In accordance with Item 3 of the Protocol of the Treaty, income derived from technical assistance and technical services is regarded as royalties (Article 12) for Treaty purposes.

This classification is important because Brazilian taxpayers have challenged the imposition of WHT on payments for services to recipients resident in Treaty countries (at the time, Germany and Canada), claiming that the business profits provision of the corresponding agreements (Article 7th) would prohibit taxation at source. The landmark case on this subject, REsp 1161467/RS, was decided in 2012 by the Second Chamber of the Superior Court of Justice ("STJ"), and it was favorable to taxpayers.

Nonetheless, Interpretative Declaratory Act 05, issued on June 16, 2014, by the Federal Revenue Secretariat of Brazil ("RFB"), states that if "income derived from technical assistance and technical services" is regarded as royalties in any particular Treaty, its treatment shall be the one attributed to royalties (Article 12), and not to business profits (Article 7th). Besides, RFB has adopted a very broad concept of "technical services", considering as such any services in which the provider needs "skills, technique and training".

The issue of whether RFB exceeded the limits of its interpretive authority by issuing an Interpretive Declaratory Act that effectively restricted the scope of a court decision by STJ (albeit a non-binding one) is yet to be resolved.

In the meantime, strict compliance with treaty provisions and domestic law would indicate that "income derived from technical assistance and technical services" should be subject to a WHT of 15%, the domestic WHT rate applicable to payments of royalties and technical services.

  • Interaction with Brazilian CFC rules

In 2013, a binding decision issued by the Federal Supreme Court ("STF") in ADI 2588/DF defined that Brazilian CFC rules could apply to controlled foreign companies in blacklisted jurisdictions ("tax havens") and could not apply to affiliated foreign companies out of blacklisted jurisdictions.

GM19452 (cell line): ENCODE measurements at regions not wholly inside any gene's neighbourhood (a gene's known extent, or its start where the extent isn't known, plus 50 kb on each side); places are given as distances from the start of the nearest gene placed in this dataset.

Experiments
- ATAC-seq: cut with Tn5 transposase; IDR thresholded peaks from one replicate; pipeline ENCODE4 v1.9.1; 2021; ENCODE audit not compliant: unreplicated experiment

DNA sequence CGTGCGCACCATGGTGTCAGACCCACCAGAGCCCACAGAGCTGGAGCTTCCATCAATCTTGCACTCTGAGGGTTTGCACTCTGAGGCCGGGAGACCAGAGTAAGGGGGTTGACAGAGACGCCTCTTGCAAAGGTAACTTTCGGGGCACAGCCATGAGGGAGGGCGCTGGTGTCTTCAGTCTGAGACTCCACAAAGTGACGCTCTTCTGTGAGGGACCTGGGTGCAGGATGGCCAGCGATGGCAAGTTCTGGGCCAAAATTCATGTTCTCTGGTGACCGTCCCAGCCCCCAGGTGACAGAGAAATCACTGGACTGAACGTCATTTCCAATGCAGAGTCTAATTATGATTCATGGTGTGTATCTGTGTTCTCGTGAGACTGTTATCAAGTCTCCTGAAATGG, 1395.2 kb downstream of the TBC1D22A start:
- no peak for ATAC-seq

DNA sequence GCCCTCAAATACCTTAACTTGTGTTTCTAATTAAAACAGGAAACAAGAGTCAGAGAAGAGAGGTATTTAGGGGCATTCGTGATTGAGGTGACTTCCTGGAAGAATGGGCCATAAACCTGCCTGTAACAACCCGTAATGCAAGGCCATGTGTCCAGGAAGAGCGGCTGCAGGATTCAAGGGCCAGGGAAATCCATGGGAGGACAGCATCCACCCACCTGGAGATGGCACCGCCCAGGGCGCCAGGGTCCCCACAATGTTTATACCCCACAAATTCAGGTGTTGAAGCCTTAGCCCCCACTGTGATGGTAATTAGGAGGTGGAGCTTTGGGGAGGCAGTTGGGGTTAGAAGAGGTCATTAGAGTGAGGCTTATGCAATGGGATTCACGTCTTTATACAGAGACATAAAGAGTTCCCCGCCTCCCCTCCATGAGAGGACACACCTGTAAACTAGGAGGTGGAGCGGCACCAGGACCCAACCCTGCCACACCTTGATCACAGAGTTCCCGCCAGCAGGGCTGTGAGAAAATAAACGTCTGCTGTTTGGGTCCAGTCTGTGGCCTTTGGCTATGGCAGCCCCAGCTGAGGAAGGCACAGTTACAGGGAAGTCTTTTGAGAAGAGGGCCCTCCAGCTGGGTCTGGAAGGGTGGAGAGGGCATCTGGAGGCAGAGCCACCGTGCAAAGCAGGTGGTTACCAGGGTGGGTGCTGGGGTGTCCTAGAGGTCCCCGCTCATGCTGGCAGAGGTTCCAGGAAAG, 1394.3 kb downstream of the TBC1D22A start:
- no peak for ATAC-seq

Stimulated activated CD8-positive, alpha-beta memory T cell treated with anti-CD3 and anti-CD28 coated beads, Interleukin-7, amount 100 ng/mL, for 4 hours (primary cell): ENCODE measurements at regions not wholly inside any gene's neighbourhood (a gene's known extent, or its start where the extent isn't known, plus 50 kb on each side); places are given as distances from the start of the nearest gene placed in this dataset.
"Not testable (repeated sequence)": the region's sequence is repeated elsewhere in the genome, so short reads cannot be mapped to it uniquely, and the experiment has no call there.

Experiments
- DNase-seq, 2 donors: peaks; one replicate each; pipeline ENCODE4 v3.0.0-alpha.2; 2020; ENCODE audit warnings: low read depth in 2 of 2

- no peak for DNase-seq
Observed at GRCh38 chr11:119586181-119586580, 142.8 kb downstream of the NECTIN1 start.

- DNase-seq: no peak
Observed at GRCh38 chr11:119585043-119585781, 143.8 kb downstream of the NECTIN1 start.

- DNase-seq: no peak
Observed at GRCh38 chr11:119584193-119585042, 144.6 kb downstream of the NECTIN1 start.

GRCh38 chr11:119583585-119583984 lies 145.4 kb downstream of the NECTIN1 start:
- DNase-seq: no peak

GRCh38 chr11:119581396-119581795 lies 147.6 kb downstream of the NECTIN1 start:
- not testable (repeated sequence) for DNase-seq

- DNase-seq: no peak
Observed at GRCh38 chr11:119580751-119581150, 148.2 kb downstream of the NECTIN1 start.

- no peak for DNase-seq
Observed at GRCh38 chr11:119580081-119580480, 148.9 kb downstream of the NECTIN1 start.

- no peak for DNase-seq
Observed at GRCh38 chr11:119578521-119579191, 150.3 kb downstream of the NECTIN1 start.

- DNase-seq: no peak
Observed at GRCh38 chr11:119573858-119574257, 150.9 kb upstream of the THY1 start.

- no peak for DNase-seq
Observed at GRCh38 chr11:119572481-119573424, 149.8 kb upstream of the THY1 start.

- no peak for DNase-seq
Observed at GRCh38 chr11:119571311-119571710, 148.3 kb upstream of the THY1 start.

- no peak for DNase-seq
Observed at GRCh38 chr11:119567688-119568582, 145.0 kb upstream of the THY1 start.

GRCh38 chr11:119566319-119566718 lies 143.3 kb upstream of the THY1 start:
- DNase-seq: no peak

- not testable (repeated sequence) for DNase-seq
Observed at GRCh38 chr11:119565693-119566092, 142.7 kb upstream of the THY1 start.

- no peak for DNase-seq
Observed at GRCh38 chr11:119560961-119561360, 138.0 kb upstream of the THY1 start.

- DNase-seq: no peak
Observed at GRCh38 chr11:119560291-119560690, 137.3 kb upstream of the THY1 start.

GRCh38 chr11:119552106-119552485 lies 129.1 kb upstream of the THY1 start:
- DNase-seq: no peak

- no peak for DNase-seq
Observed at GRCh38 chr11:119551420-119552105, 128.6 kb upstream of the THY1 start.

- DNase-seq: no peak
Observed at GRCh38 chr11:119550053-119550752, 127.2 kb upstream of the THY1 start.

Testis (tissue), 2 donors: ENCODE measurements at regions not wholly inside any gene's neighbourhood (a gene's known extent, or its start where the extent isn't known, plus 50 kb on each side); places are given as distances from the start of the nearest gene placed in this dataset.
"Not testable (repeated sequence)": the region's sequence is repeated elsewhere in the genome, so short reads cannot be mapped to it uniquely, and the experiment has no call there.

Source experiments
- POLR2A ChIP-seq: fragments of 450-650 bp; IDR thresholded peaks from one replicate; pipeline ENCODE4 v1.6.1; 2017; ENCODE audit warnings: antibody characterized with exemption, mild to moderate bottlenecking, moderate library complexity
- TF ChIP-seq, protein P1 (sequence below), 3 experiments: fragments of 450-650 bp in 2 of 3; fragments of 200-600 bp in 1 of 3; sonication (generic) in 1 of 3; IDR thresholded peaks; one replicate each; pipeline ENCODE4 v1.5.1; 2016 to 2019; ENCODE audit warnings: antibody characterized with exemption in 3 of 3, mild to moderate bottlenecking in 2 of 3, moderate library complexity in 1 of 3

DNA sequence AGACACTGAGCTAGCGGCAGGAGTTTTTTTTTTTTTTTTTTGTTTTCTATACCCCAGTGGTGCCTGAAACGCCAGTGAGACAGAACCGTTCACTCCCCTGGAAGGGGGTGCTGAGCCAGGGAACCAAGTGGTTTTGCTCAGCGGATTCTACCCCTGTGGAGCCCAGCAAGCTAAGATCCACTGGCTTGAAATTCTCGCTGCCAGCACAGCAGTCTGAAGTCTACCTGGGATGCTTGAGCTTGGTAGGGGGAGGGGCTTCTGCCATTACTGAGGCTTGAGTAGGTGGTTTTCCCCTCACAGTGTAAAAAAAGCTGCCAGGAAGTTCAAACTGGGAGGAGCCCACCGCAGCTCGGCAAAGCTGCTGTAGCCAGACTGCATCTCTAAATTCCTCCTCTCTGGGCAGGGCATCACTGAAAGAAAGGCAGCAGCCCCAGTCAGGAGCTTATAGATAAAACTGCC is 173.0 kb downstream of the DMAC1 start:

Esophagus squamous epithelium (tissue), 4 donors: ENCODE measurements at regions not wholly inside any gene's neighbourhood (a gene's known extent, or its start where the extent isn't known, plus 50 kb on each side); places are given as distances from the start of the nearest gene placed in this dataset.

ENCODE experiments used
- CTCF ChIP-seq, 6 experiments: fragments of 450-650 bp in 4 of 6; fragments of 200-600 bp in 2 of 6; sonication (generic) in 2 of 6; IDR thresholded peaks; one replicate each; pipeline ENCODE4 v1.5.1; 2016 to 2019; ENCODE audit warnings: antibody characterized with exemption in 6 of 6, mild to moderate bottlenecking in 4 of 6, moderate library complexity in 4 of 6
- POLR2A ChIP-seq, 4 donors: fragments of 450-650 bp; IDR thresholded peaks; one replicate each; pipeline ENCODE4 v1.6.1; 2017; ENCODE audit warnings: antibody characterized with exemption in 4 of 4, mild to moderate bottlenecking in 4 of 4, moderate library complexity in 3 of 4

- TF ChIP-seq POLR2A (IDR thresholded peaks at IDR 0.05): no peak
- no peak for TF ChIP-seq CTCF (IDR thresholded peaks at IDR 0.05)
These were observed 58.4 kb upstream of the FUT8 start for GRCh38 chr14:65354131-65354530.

Among the questions not answered by STF in the 2013 decision is whether controlled foreign companies in Treaty countries would be exempt from CFC rules. Decisions issued by STJ and by the Administrative Court of Tax Appeals ("CARF") have already dealt with this subject, mostly in favor of the taxpayers, but STF is yet to confirm that position from a constitutional perspective. While STF does not issue a final ruling on this subject, Brazilian tax authorities rely on references in the text of treaties (or the absence thereof) to impose CFC rules.

While STF does not issue a final ruling on this subject, Brazilian tax authorities rely on references in the text of treaties (or on the absence thereof) to impose CFC rules. Though there are treaties that either exempt undistributed profits (such as our Treaty with Denmark) or dividends (such as our Treaty with Spain), our Treaty is not a part of that group. Safe for a systematic interpretation of Article 7th, there is no provision in the text of the Treaty between Brazil and South Africa that would prevent the application of Brazilian CFC rules.

Administrative and judicial case law